January 7, 2016
If a hurricane hits the Georgia coast, a major priority for coastal communities will be finding sand to rebuild beaches destroyed by erosion. UGA Skidaway Institute of Oceanography scientist Clark Alexander has received funding approval from Georgia Sea Grant for a two-year study to collect and analyze new, high-resolution data to identify the sand resources available near the Georgia coast.
In 2012, Hurricane Sandy caused billions of dollars in damages to communities along the east coast of the U.S. Coastal communities in Georgia are vulnerable to future storms, and some have begun to develop strategies to increase their resilience to such storms and to speed their recovery from one. When it comes to restoring storm-eroded beaches, those communities will require a detailed understanding of the locations and characteristics of the available sand resources they will need.
“Sand resources are needed to rebuild beach and dune systems to provide the same or better levels of protection to lives and property,” Alexander said. “These sand resources data are critically needed in Georgia, as the sand resources in our state waters are the most poorly known of all the states along the East Coast.”
The study will focus on three developed barrier islands that have not been renourished — Sea Island, St. Simons Island and Jekyll Island. The project will gather new samples and data on seabed sediment texture and composition from the beach out to the state-waters boundary, three nautical miles offshore. The researchers will merge that data with existing samples from the beaches and the sea bed and integrate all the samples to determine where sand deposits are located that would be suitable for beach renourishment.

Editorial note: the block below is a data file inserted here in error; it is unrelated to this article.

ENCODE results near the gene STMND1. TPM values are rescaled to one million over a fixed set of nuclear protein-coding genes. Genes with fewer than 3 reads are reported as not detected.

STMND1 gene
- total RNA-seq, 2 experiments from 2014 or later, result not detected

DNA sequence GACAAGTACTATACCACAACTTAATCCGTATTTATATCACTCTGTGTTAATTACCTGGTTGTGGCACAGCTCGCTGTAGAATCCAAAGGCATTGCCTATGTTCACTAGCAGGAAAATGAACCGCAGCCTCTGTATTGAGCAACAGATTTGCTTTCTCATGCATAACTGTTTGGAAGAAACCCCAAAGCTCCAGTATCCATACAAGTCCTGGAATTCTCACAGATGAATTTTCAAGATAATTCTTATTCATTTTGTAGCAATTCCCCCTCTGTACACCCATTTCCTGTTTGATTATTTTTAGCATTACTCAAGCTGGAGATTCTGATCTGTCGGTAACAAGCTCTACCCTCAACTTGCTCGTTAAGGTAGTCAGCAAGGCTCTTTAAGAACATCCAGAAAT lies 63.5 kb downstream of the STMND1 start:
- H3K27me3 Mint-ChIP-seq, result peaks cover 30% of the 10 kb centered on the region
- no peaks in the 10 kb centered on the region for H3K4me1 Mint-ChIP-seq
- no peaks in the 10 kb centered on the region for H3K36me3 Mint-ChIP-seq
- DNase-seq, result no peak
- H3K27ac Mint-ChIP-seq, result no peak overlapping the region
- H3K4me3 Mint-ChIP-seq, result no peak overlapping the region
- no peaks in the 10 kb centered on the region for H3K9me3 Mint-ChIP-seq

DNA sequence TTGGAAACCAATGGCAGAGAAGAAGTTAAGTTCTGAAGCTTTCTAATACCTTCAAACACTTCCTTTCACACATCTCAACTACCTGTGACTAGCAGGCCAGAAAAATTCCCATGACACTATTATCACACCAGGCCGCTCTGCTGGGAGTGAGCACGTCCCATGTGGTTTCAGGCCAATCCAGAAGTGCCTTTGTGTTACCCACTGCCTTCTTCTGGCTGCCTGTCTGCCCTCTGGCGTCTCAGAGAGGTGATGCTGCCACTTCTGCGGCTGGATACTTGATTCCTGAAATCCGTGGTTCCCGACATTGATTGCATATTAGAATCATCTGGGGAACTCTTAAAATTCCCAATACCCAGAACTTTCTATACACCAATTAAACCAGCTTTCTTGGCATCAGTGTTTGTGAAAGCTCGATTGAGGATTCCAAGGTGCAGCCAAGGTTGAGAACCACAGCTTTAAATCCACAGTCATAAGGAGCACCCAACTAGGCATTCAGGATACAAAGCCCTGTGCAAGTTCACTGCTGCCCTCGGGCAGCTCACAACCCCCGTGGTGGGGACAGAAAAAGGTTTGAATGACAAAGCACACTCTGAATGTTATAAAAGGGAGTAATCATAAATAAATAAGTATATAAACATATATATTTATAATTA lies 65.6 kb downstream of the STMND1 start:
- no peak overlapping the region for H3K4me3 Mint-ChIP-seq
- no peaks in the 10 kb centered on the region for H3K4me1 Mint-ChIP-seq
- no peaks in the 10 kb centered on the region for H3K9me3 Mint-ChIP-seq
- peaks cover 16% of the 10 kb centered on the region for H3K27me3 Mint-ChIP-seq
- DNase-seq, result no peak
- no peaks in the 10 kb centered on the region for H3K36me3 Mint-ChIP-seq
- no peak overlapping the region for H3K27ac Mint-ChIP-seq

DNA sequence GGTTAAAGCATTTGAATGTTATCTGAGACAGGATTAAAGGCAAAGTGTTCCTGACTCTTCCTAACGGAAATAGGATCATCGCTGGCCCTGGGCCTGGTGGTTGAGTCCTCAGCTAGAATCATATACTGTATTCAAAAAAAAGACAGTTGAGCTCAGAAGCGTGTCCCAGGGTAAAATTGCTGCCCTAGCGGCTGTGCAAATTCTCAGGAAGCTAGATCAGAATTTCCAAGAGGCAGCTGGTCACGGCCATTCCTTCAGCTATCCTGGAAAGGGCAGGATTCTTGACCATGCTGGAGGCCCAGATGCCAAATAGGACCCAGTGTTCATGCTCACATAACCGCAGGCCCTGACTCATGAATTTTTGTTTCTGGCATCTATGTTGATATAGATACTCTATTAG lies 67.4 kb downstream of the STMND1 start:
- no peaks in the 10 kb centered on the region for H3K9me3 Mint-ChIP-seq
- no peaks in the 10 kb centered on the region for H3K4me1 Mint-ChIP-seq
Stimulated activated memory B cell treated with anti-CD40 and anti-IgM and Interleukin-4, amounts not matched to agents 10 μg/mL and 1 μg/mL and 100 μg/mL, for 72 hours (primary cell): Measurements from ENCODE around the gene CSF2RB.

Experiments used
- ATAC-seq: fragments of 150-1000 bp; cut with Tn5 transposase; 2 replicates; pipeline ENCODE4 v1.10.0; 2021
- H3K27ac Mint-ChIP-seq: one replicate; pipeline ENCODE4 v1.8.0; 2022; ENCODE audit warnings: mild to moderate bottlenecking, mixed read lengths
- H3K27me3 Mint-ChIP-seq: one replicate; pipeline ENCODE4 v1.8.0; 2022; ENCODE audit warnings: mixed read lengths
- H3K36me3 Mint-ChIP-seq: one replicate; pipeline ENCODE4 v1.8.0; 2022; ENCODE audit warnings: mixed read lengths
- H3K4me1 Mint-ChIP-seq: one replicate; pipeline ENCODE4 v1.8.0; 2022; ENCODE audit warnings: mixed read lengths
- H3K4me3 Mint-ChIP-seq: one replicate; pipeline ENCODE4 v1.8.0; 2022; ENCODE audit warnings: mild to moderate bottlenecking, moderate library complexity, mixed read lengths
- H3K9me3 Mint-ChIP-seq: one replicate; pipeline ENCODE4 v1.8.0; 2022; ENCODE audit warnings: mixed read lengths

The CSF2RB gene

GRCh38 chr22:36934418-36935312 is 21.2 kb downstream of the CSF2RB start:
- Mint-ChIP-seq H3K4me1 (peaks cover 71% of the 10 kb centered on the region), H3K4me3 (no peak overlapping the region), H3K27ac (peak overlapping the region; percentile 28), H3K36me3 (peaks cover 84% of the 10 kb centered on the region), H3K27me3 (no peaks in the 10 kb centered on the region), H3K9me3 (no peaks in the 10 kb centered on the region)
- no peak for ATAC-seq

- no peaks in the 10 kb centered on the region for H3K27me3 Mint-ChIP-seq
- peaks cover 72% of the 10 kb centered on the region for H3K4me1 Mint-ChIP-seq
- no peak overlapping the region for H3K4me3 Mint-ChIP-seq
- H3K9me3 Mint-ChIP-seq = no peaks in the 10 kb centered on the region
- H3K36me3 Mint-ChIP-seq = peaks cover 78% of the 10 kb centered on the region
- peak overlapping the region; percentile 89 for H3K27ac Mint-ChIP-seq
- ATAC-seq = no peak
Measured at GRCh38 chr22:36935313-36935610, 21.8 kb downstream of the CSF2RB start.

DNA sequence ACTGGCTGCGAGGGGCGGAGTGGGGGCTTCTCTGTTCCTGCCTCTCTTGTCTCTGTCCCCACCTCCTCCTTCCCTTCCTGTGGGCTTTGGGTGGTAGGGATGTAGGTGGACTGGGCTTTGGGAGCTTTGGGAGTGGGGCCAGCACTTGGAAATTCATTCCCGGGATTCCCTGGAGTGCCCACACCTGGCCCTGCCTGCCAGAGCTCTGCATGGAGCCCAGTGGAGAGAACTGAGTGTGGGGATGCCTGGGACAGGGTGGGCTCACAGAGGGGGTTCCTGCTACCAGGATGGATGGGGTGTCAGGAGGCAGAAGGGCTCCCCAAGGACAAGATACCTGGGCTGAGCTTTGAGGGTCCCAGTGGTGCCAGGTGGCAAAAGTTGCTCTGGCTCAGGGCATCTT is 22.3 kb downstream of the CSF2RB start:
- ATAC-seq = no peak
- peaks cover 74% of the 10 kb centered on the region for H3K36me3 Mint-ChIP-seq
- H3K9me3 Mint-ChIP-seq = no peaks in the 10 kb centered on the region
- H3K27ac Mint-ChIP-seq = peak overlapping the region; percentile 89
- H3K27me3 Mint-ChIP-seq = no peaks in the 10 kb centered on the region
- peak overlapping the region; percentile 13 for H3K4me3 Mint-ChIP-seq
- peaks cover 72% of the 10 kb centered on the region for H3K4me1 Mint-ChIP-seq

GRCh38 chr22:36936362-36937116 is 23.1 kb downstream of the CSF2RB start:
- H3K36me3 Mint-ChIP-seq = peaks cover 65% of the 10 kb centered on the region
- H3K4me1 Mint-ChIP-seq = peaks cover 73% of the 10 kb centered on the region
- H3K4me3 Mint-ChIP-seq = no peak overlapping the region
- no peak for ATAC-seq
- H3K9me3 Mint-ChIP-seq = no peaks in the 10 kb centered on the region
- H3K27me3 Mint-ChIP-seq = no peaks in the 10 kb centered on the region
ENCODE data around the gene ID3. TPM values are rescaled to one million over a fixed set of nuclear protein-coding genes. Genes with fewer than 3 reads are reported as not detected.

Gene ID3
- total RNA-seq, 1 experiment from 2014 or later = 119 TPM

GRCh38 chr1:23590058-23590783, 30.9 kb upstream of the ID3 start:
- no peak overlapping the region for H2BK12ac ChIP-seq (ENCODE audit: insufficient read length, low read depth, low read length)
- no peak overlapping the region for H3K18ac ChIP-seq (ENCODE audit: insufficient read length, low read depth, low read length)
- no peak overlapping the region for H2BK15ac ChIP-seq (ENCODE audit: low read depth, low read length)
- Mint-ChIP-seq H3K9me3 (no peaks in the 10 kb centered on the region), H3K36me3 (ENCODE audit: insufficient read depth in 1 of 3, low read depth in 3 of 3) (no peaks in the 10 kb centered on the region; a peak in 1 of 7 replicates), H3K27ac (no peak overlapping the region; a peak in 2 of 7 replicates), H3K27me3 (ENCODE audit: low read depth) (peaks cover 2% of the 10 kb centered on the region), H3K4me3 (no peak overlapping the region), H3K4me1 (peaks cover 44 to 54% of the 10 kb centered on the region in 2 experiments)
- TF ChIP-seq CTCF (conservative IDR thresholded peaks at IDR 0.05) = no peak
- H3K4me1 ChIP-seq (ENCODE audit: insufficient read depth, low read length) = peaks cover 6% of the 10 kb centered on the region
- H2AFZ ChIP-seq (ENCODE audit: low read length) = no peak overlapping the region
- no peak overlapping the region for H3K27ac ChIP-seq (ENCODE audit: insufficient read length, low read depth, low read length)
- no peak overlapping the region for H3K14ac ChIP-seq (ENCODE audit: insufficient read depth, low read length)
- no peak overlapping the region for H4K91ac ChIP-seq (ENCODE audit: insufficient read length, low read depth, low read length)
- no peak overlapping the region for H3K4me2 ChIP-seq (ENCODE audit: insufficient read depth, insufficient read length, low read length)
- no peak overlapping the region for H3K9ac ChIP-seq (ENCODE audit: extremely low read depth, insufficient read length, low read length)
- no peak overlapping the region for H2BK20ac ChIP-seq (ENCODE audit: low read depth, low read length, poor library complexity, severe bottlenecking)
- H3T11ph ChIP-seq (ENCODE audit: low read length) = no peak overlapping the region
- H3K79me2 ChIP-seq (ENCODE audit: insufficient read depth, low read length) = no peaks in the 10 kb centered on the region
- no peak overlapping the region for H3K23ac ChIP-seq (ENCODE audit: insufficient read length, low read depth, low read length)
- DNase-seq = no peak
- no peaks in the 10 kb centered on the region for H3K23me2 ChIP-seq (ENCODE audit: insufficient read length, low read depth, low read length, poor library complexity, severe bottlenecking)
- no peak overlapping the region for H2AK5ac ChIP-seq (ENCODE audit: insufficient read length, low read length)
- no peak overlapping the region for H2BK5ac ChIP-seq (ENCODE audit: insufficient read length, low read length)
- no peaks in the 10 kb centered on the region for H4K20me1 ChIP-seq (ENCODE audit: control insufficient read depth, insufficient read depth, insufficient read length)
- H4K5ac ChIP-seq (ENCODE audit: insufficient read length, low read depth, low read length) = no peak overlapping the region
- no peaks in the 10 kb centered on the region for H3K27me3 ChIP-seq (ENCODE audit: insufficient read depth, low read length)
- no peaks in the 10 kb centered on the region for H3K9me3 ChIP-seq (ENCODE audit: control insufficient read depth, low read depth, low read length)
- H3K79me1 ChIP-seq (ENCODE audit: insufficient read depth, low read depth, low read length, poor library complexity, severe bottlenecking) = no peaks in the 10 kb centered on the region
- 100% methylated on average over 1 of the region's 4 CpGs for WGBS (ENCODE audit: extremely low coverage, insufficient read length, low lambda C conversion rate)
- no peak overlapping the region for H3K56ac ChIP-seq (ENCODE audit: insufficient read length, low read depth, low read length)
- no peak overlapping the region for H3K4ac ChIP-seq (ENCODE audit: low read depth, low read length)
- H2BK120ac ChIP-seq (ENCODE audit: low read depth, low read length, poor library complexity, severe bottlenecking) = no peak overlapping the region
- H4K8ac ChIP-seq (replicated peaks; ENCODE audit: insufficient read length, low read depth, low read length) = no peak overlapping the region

“Typically, we find a wide range of sand, and not all of it is beach-quality,” Alexander said. “We need to locate sand deposits that have similar size and composition to the natural beach.”
The team will collect beach grain size samples during both the summer and winter to assess the differences in texture and composition in the beach in response to changing storm, tide and wave conditions.
The sea floor in the study region has not been comprehensively surveyed since the 1930s. Another part of the project will be to use an echosounder to collect data on the depth and morphology of the sea bed. This data will be used to create bathymetric maps of the ocean bottom. These maps will also identify regions of thicker sand deposits, which indicate greater volumes of sand.
The researchers will then combine the new information with existing data in a Geographic Information System tool to integrate the sand resource and bathymetry information and model the extent of beach-quality deposits in the Sea Island to Jekyll Island region.
The results of the project will be made available online to government officials, the management community and the general public on a number of Web sites, including the Georgia Coastal Hazards Portal (http://gchp.skio.usg.edu/) developed by Alexander.
Georgia Sea Grant is a unit of the UGA Office of Public Service and Outreach.